Nevertheless, from 2004 to 2006, when the value of Canadian lumber industry exports plunged by 19.4%, the volume of exports alone fell by only 4.9%. Therefore, the drop in the value of exports after 2004 was mainly due to a drop in prices.
One factor that affected prices was the continuous strengthening of the Canadian dollar. Indeed, the sales price of Canadian lumber on the international markets is negotiated in American dollars. Canadian exporters cannot raise their prices to offset an exchange rate that works against them. Compared to the American dollar, the Canadian dollar strengthened on average by 7.4% from 2004 to 2005, and by 6.8% from 2005 to 2006.
The drop in the export volume especially in 2006 can be especially associated with the weaker demand for lumber in the United States. However, it should be noted that this drop was primarily felt in Quebec and Ontario, whereas the other provinces maintained rather stable lumber export volumes from 2004 to 2006.
The drop in Quebec may also be associated with a decrease in its raw material supply following re–assessment of its annual allowable cut. By contrast, British Columbia saw its annual allowable cut increase in the past few years due to numerous forest fires in that province and a severe epidemic of beetle-infested wood, necessitating early harvest of the affected trees. The resulting overcapacity in production may have contributed to lower lumber prices and, indirectly, the value of exports.
The Canadian lumber industry has not diversified its export markets in the past decade which would have helped prevent dependence on the American market. In fact, the other two large foreign markets discussed below reduced their purchases from Canada.
The Asia-Pacific region is the second-largest export market for Canadian lumber, with Japan by far the leading market in the region. Exports to Japan rose substantially until the middle of the last decade. The 1997 economic crisis in Asia caused a sharp decline in their lumber imports from Canada. Although the Asian markets have since recovered, the Canadian lumber industry has still not managed to recover a market share comparable to the previous one. Thus, while the value of exports of Canadian lumber to Japan amounted to $2.7 billion in 1995, it was less than $1.1 billion in 2006. Exports of Canadian lumber to the Asian markets amounted to $1.3 billion in 2006.
Europe is the third largest market for Canadian lumber exports, much of which goes to the United Kingdom (22%), the Netherlands (17%) and Germany (14%). However, there was a major slump in Canadian lumber exports to Europe during the last decade.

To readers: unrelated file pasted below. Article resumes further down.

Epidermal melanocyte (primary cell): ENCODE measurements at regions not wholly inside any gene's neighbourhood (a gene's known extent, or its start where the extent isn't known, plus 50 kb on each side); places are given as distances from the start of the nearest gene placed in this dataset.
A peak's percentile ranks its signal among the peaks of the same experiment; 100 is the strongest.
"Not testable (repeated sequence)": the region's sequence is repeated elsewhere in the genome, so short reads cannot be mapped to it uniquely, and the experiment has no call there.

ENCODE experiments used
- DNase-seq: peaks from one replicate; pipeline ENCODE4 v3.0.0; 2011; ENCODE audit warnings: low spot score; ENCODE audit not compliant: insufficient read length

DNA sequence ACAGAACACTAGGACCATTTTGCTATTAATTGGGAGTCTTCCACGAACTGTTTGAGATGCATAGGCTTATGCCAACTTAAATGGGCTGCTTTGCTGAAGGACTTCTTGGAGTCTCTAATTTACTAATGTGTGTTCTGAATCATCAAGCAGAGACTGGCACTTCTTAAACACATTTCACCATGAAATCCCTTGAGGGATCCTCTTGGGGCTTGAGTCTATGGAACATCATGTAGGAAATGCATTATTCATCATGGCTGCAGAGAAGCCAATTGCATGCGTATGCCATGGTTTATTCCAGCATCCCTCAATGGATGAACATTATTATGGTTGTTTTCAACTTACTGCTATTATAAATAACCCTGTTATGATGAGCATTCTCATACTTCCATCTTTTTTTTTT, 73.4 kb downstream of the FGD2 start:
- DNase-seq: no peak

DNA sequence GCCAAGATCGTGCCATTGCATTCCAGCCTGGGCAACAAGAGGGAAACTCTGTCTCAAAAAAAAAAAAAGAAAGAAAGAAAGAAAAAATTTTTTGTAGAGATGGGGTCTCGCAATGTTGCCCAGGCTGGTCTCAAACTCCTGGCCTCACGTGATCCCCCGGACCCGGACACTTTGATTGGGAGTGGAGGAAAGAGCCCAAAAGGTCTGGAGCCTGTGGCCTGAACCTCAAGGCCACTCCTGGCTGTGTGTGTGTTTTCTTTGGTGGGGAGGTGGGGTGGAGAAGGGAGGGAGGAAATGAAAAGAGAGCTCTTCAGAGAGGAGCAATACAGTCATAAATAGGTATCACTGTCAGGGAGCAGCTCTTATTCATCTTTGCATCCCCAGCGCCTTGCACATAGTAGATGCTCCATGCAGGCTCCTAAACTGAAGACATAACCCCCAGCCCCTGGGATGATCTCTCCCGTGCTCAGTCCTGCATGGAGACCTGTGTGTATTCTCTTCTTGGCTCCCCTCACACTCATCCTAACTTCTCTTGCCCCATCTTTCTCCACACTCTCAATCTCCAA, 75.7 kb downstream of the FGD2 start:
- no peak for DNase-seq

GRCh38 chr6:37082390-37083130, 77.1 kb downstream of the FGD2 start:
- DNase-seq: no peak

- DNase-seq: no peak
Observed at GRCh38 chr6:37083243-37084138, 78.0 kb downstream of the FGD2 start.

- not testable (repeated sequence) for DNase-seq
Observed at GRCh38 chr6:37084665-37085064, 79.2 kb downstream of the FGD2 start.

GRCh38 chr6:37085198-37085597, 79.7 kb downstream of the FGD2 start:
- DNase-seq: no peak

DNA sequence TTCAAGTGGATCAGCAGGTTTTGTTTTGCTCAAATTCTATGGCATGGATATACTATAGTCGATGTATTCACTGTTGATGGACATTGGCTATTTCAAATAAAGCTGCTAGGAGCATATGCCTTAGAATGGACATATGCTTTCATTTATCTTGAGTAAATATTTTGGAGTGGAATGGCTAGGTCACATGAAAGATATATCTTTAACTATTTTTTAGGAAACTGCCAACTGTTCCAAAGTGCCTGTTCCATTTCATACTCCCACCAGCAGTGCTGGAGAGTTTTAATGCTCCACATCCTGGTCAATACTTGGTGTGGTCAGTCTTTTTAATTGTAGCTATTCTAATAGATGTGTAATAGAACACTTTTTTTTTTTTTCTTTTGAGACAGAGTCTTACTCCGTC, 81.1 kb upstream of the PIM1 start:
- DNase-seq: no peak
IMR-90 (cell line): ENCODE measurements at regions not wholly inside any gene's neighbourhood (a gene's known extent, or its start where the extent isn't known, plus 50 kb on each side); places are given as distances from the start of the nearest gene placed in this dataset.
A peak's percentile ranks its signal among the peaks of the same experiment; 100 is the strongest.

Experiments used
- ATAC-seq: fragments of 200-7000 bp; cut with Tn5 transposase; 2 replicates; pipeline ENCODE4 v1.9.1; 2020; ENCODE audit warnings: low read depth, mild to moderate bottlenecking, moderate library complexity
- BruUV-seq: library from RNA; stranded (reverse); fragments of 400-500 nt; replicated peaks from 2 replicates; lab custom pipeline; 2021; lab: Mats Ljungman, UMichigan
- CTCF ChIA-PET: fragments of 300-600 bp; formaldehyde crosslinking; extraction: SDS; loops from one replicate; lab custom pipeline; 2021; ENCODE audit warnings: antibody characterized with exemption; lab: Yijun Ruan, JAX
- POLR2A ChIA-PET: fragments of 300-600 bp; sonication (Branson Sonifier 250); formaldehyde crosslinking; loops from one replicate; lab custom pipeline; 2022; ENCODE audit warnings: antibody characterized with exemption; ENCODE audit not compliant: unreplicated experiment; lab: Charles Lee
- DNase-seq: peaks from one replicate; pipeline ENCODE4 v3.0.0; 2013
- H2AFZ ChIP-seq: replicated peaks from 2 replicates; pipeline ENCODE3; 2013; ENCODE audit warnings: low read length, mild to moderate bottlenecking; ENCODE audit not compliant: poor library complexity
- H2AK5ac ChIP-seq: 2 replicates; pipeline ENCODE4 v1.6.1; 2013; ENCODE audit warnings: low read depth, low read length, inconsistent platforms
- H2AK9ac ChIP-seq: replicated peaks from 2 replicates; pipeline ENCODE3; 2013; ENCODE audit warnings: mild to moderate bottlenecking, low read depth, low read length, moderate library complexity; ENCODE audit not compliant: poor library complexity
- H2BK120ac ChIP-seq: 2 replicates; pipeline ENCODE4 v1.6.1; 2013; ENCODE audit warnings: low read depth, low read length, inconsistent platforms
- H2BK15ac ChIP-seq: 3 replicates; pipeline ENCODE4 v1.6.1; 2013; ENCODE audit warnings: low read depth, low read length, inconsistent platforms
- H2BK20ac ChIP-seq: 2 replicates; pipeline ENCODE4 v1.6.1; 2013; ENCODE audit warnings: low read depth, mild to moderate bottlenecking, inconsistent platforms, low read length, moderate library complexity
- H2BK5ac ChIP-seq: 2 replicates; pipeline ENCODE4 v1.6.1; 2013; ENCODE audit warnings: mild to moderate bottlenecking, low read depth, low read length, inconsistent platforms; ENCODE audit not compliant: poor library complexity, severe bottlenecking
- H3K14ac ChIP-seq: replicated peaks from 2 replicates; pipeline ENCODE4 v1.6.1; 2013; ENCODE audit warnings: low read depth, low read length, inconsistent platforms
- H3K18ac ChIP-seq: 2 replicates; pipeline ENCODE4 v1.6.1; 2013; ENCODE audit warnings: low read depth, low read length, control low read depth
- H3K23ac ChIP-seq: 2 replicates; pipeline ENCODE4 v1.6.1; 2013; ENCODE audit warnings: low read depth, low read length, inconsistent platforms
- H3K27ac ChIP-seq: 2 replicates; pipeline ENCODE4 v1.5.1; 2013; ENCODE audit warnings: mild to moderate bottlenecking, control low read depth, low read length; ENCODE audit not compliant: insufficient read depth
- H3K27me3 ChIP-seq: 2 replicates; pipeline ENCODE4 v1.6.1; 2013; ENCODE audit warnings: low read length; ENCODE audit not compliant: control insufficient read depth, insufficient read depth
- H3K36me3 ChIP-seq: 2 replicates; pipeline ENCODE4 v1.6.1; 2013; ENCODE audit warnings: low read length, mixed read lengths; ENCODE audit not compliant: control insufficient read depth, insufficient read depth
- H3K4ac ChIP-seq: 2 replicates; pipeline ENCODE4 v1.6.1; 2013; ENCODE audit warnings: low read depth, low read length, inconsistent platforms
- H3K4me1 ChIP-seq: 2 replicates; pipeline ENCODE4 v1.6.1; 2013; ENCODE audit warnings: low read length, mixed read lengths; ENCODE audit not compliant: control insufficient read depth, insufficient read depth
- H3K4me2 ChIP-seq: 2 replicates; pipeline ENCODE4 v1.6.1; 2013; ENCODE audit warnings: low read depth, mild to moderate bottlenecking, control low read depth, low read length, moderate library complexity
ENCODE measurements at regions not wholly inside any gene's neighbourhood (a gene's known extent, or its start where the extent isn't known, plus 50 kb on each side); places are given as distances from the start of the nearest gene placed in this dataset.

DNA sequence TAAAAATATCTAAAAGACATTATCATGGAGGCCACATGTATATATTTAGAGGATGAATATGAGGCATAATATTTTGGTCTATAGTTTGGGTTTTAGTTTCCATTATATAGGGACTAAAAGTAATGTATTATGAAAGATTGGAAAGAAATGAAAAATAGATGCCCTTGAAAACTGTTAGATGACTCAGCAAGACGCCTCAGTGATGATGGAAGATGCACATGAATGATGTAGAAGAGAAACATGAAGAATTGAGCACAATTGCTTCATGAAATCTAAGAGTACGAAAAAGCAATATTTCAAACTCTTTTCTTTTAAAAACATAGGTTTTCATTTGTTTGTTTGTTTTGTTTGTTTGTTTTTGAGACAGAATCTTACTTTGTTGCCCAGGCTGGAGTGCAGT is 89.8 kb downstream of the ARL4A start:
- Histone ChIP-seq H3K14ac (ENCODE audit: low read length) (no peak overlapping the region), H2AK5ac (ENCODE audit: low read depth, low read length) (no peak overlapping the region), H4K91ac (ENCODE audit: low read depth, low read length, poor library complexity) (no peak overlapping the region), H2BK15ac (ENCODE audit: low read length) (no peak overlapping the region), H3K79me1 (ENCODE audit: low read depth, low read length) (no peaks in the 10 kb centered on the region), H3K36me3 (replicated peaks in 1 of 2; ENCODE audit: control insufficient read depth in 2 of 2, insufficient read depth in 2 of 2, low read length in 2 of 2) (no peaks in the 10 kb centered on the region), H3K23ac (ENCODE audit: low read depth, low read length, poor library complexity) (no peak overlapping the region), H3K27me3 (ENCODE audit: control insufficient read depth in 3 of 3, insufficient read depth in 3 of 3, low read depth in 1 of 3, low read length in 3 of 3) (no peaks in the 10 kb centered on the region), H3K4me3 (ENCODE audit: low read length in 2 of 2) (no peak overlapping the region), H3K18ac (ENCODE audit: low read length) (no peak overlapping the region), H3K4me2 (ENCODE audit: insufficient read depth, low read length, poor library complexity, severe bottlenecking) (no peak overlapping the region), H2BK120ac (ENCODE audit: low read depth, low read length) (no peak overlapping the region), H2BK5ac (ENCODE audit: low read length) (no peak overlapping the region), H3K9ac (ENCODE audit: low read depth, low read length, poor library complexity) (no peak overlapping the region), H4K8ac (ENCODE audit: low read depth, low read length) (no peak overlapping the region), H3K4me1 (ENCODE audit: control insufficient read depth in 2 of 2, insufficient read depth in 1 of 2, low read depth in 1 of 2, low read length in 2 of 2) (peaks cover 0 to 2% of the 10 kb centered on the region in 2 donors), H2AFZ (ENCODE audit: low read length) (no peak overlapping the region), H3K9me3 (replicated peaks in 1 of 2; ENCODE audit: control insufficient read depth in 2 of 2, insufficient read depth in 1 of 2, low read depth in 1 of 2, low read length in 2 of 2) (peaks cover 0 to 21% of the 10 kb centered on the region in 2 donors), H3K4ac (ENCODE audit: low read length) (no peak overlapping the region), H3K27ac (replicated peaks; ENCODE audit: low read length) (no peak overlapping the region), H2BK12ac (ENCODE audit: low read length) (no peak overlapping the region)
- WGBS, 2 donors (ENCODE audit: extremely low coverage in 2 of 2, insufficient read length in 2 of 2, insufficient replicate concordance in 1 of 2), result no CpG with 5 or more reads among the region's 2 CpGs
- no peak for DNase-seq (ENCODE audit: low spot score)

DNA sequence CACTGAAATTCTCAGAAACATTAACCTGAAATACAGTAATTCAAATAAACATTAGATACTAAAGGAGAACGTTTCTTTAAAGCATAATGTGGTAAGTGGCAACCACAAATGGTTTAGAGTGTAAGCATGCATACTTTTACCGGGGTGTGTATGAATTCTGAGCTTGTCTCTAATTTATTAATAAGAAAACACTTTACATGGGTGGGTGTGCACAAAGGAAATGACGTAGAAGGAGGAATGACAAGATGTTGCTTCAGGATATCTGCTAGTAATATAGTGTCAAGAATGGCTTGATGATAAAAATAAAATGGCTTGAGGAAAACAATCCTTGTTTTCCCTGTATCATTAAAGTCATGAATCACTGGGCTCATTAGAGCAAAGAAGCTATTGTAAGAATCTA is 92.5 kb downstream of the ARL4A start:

While the value of lumber exports to Europe totalled $651 million in 1995, representing 5.8% of national lumber exports, it was only $436 million in 2006, accounting for 4.6% of national exports.
The cause of this decline may be the fact that several wood-producing countries that joined the European Union in the past decade have made Europe nearly self-sufficient in terms of the supply of forestry products.
In 2006, British Columbia had the largest share of lumber exports (63%) followed by Quebec (16%), Ontario (8%) and the other provinces (13%).
From 1995 to 1998, British Columbia’s share of national exports fell from 67% to 56%. Since 1998, its share had rebounded to around 60%, in part due to the excess supplies resulting from the beetle-infested wood epidemic.
Quebec saw its market share fall, from 20% in 1998 to 16% in 2006, in part due to the reduction in its authorized raw material supply. The export share of the other provinces remained relatively stable during the last decade.
The regional distribution of national lumber exports is strongly influenced by fluctuations in the demand from the primary importing countries. For example, fluctuations in the demand from the Asian market will affect British Columbia producers more, while fluctuations in Europe have a more direct impact on sawmills in Eastern Canada.
British Columbia recovers its share of national exports
Furthermore, certain Canadian provinces depend more on exports than others. This is true for British Columbia and the Atlantic provinces, whose exports represented 80% and 71%, respectively, of total shipments in 2006. These proportions were less for Ontario (54%), the Prairie provinces (52%), and Quebec (47%).
Following a 31% rise in employment in the Canadian sawmills and wood preservation industry from 1995 to 2000, employment plunged 27% from 2000 to 2006.
Employment fell from an all-time high of 74,145 jobs in 2000 to 54,454 jobs in 2006. This decline was for the most part due to plant closures stemming from industry restructuring. These losses were mainly due to a reduction of jobs in the lumber industry which represented almost 89% of sawmills and wood preservation industry shipments.
Direct jobs are found in all regions but concentrated mainly in three provinces: British Columbia (38%), Quebec (30%) and Ontario (12%).
Employment in all manufacturing industries declined by 1.0% from 2005 to 2006. In the sawmills and wood preservation industry, it declined 5.9%, from 57,868 employees in 2005 to 54,454 employees in 2006. The job losses were especially marked in Ontario (–8.9%), Quebec (–7.5%) and British Columbia (–5.3%).
The number of employees in the Canadian sawmills and wood preservation industry on the decline since 2000
Starting in 2001, the lumber industry accelerated its restructuring which resulted in substantial productivity gains.